xml:space="preserve">

Given that the objective evaluations of Carroll County Public Schools in recent years — from standardized test scores, to graduation statistics to the first Maryland School Report Card — have been overwhelmingly positive and compared favorably to every other Maryland school system, Tuesday’s somewhat downgraded second report card might’ve surprised some. It also might turn out to be a positive as it gives the school system good reason to dive into the data, figure out what happened over the course of the year that caused 12 Carroll schools to see their ratings drop and set about improving so that next year doesn’t make this a trend.

The Maryland Report Card uses one-to-five stars to grade each school in the state and is part of an accountability system required by the federal government under the Every Student Succeeds Act. The system was created to evaluate schools holistically. The ratings are based on a variety of criteria, from student achievement on tests to attendance to curriculum. New this year, science test scores and survey results from faculty and students in grades 5 through 11 were included.

Advertisement

A year ago, no school system fared better than Carroll County as every traditional elementary, middle and high school received four or five stars. While CCPS still fared well by comparison to other counties in this year’s rankings, the system didn’t do nearly as well compared to the standard set a year ago.

Out of Carroll’s 38 public schools, 12 of them — 31.5% — were downgraded by one star this year. (Four improved by one star and 22 remained at the same level as a year ago).

This year, four of eight CCPS middle schools lost a star, with two downgraded to three stars. To be fair, roughly one-third of Maryland schools received three-star ratings. Still, that’s two schools that weren’t in that category in 2018. Additionally, 10 of Carroll’s five-star schools from 2018 dropped to four stars. (Kudos to Eldersburg and Winfield elementary schools, which each improved from four stars to five stars, Flexible Student Support, which went from three stars to four, and Gateway, which rose from one star to two.)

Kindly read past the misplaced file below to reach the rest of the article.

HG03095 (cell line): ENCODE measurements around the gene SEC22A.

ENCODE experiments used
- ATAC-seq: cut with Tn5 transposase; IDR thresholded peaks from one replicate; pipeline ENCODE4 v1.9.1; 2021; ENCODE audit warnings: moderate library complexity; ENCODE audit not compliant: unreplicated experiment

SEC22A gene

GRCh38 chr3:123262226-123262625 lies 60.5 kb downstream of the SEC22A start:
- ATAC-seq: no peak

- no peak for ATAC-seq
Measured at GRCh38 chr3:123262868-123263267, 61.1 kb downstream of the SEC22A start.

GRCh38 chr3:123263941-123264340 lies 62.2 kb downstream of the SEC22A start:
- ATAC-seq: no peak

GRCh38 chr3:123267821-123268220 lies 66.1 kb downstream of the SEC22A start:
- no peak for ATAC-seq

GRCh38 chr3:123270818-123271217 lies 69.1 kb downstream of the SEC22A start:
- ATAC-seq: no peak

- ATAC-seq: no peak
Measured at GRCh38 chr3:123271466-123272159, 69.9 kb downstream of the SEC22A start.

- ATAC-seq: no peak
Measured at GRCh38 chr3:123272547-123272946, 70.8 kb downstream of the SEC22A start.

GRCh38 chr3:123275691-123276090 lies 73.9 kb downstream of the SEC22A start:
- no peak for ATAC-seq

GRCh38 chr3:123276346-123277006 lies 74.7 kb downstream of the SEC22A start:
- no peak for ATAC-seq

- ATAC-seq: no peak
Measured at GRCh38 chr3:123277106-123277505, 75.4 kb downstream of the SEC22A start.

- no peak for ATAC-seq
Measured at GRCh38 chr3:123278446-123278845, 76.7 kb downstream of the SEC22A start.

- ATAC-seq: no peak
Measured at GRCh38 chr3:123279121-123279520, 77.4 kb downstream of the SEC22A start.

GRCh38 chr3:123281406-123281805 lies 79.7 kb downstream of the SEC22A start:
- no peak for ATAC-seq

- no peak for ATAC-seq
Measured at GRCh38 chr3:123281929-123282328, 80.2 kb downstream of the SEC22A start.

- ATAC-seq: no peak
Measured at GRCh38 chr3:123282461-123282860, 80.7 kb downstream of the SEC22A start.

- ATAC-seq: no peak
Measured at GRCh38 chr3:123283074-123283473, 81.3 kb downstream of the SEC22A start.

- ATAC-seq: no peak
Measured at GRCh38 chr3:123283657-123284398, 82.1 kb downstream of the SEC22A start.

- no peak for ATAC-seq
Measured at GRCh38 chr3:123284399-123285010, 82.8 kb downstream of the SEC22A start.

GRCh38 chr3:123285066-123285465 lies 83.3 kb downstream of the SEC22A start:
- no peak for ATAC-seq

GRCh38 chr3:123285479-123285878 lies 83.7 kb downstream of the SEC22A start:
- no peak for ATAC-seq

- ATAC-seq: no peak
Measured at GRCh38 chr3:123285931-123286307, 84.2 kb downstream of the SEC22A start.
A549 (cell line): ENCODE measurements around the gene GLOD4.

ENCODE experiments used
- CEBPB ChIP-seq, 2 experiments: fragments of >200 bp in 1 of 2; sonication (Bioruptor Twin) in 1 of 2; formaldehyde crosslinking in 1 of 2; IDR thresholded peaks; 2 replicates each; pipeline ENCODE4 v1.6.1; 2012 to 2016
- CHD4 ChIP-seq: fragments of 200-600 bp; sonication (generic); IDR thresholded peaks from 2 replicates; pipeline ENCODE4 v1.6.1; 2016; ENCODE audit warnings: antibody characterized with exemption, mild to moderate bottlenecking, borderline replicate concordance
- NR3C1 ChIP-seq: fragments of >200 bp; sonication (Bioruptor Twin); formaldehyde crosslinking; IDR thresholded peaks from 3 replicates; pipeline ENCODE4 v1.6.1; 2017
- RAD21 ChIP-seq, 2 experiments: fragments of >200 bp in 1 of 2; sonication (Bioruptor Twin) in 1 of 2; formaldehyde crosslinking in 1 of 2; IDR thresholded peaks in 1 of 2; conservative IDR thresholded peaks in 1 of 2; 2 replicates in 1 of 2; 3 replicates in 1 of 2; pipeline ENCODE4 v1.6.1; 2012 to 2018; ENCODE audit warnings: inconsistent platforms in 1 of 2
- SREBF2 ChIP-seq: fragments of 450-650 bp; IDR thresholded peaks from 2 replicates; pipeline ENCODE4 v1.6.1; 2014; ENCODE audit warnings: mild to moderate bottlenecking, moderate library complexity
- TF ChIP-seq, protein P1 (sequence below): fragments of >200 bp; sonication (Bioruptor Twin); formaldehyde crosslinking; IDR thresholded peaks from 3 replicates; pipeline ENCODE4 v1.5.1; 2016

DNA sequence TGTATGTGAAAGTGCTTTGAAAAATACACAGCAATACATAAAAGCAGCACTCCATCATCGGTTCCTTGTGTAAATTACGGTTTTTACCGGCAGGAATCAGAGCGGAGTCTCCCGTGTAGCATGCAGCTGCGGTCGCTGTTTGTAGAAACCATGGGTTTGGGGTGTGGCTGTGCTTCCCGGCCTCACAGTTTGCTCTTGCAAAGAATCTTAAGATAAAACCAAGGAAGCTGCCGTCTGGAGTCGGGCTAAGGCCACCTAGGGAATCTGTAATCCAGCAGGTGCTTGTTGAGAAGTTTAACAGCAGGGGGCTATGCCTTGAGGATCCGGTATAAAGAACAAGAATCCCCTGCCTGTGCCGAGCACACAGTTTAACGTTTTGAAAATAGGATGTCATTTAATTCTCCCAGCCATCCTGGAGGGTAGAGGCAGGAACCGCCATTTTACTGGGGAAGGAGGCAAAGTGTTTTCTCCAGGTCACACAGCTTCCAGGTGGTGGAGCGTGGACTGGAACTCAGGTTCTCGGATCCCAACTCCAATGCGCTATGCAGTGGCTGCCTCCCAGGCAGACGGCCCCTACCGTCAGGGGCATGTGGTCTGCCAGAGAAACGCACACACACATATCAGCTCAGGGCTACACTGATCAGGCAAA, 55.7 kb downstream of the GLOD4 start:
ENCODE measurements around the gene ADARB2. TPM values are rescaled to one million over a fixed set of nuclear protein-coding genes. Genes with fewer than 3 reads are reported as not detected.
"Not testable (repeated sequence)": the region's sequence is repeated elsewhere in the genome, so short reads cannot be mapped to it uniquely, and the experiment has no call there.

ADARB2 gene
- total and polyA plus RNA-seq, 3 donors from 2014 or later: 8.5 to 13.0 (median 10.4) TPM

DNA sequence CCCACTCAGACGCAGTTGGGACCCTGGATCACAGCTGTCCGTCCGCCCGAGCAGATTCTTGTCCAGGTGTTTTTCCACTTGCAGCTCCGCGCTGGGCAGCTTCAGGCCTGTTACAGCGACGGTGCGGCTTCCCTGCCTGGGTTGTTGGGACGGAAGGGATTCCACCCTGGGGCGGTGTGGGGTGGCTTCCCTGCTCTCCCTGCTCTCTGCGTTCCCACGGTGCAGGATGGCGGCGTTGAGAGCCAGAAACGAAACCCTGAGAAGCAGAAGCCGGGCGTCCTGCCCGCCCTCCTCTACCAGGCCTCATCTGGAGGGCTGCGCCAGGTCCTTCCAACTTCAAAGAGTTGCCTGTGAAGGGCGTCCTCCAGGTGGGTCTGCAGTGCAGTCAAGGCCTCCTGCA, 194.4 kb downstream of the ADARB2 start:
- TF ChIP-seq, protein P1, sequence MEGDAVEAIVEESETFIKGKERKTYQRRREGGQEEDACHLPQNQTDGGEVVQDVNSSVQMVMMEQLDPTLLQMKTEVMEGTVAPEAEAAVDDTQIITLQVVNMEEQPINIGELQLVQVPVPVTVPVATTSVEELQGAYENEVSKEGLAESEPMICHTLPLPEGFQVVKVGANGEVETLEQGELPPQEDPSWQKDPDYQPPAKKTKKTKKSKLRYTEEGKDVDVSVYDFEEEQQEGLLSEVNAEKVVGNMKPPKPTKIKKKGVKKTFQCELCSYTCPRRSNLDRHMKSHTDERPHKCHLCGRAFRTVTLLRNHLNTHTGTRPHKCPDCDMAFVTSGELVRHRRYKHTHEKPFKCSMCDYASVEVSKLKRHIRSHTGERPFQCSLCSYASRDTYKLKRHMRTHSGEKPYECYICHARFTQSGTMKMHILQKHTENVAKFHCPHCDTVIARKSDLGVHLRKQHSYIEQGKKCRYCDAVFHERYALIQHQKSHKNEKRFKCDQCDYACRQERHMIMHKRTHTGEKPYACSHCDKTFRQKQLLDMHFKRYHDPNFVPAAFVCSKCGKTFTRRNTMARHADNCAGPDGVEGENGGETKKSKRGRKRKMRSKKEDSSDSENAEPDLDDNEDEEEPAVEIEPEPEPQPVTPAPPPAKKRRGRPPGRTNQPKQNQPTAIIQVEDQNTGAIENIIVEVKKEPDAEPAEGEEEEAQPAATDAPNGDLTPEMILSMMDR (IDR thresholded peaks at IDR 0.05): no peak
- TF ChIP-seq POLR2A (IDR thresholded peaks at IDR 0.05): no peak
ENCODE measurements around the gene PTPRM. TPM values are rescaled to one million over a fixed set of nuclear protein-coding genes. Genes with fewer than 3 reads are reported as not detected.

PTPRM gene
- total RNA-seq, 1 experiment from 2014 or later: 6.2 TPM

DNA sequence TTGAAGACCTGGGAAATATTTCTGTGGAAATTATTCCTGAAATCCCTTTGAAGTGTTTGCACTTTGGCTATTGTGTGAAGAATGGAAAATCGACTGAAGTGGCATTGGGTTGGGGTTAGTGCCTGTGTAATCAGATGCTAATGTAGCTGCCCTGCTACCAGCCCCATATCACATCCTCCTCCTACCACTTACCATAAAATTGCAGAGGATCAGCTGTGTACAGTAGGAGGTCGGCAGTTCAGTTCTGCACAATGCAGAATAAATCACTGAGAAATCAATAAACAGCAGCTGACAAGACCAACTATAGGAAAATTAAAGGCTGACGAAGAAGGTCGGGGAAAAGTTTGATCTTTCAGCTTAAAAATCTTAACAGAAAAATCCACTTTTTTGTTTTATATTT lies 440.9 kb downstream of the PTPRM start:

The fact that the rating system is so simple and familiar — people are certainly used to seeing restaurants or movies or Uber drivers evaluated by how many stars they receive — is both good and bad. It makes it easy for parents and others to make comparisons, but simply taking a quick look at a grade gives no understanding of how or why those doing the evaluating arrived at the rating. Eventually, the data used will be available online for the public to get a better picture of each school.

Superintendent Steve Lockard said that, “although we are very proud of our current performance, this new perceptual survey data will provide additional insights to assist us in providing a more contemporary and responsive learning environment.” He later told us that some of the new information, such as the student and employee survey, presents a good opportunity to look at areas that are important to CCPS, and that students and staff are “more than a snapshot in time of a test score.”

The surveys might be a good place to start. Given that Carroll ranked first in math and second in English Language Arts among school systems in Maryland on the most recent Partnership for Assessment of Readiness for College and Careers, it stands to reason that the science test scores and/or the student and faculty surveys played a role in bringing down the county’s school ratings.

A year ago, when CCPS fared so well on the first Maryland Report Card, Lockard rightly said, “these results don’t happen by accident.” That’s still the case. So work should already have begun inside CCPS to evaluate exactly what happened to make nearly one in three Carroll schools receive a lower rating this year than last and figuring out how to reverse that next year.

Advertisement
Advertisement
Advertisement